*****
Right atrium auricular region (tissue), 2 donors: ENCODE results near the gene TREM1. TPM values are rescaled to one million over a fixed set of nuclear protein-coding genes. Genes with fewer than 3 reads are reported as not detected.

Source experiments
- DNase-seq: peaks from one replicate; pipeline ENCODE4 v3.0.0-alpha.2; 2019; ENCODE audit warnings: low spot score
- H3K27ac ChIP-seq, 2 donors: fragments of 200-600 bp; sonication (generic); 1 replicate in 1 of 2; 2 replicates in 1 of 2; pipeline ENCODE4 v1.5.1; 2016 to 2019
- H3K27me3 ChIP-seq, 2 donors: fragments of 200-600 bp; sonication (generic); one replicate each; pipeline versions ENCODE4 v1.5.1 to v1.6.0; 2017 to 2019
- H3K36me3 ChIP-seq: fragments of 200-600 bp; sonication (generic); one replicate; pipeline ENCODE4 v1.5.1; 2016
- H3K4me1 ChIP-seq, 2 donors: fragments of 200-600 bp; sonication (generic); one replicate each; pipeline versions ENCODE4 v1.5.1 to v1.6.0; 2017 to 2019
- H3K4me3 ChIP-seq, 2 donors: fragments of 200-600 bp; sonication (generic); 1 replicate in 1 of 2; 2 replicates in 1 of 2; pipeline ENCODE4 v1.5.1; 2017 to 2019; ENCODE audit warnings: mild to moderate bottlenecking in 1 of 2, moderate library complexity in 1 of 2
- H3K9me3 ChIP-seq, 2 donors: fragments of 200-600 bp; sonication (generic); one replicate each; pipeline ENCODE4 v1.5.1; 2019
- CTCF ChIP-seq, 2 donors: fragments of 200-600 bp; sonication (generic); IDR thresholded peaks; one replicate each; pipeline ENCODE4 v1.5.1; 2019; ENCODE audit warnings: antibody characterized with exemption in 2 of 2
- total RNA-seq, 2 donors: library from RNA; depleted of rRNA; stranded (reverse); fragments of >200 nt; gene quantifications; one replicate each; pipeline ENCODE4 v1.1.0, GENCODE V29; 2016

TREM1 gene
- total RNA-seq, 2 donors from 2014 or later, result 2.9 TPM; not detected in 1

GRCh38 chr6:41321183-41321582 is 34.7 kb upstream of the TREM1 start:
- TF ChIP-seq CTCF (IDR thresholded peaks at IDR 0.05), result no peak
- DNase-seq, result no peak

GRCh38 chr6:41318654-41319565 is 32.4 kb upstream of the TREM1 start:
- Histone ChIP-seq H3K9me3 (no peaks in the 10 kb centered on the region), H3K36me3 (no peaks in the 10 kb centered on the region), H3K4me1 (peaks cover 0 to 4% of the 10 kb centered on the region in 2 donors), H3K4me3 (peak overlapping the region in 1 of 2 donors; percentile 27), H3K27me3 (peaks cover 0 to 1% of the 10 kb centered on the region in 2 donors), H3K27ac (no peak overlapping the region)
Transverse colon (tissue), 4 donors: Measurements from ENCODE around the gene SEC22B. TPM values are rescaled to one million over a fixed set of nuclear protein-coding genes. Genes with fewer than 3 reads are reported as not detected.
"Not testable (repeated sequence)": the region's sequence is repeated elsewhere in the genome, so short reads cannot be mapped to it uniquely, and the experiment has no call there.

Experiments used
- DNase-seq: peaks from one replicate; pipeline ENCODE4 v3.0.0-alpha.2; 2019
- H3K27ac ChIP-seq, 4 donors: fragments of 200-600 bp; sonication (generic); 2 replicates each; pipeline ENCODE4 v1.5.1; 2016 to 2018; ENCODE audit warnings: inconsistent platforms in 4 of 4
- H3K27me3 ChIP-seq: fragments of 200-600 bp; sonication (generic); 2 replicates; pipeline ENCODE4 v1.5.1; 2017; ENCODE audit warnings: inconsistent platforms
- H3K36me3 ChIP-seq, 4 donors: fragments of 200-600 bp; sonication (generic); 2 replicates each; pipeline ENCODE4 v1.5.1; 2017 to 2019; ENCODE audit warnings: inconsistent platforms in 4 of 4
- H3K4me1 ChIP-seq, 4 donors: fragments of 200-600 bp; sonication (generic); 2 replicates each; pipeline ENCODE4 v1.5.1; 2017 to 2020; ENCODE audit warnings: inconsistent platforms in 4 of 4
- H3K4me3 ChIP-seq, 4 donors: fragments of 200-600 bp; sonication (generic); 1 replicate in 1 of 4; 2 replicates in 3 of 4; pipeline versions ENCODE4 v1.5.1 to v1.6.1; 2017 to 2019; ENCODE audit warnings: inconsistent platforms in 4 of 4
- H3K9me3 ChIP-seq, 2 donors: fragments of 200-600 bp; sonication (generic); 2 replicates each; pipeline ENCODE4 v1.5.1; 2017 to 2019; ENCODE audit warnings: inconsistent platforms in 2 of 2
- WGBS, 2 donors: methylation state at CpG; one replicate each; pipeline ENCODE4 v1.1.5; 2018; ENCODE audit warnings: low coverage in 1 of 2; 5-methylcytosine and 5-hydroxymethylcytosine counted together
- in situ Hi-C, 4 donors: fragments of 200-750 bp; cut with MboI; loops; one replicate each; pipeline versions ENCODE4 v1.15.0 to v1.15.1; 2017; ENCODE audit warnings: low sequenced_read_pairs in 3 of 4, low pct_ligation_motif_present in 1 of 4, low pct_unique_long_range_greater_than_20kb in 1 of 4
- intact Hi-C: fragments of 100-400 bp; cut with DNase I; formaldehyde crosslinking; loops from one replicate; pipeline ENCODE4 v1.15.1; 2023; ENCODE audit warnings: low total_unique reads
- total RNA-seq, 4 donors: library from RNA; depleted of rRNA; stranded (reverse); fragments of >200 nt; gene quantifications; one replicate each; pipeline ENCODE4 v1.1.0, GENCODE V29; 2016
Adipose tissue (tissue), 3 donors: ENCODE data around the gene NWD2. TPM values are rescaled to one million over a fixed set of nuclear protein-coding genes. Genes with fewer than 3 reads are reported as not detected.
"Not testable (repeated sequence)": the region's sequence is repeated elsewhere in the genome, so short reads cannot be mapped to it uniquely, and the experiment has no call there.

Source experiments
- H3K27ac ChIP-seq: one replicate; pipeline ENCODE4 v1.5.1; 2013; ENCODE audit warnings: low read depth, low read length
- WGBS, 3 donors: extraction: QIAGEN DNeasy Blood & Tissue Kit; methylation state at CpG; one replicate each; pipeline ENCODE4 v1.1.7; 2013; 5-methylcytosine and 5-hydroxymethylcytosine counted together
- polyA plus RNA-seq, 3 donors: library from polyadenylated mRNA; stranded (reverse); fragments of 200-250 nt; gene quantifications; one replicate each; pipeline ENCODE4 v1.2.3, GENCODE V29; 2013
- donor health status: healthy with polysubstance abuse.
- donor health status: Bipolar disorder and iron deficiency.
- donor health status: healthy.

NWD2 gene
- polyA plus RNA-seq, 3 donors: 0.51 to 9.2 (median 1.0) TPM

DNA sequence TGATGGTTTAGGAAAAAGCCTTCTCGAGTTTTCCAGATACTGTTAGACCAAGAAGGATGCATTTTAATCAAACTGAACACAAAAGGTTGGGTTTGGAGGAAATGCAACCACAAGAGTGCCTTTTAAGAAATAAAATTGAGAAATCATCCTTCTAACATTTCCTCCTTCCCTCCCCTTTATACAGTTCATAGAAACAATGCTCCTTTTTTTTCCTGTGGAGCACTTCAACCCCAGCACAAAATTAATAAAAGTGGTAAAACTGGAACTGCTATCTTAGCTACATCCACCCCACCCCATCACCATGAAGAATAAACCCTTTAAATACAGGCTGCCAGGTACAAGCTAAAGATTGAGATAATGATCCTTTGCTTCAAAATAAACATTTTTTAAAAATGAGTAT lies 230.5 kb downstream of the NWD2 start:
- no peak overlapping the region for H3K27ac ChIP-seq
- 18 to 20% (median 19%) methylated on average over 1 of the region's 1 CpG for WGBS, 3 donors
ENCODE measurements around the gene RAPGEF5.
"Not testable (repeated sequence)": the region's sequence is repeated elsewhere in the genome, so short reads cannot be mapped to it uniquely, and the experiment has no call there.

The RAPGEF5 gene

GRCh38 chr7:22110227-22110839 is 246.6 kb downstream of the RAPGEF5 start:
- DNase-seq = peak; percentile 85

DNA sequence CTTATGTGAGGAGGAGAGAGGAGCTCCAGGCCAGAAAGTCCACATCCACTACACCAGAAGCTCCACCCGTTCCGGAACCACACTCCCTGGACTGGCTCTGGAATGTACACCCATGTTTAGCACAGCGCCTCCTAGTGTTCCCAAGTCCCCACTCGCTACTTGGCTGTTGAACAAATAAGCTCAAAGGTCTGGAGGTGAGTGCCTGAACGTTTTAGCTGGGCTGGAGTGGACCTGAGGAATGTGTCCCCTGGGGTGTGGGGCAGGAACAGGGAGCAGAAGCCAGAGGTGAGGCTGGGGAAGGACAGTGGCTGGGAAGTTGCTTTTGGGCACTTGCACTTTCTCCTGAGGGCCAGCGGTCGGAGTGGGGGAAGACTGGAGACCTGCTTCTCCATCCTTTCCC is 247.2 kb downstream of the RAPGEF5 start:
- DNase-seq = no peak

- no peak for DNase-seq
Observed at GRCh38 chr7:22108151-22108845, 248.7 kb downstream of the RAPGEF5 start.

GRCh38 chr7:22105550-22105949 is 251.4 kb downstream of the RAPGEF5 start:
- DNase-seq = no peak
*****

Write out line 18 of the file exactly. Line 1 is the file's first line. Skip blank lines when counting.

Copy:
- Histone ChIP-seq H3K9me3 (no peaks in the 10 kb centered on the region), H3K36me3 (no peaks in the 10 kb centered on the region), H3K4me1 (peaks cover 0 to 4% of the 10 kb centered on the region in 2 donors), H3K4me3 (peak overlapping the region in 1 of 2 donors; percentile 27), H3K27me3 (peaks cover 0 to 1% of the 10 kb centered on the region in 2 donors), H3K27ac (no peak overlapping the region)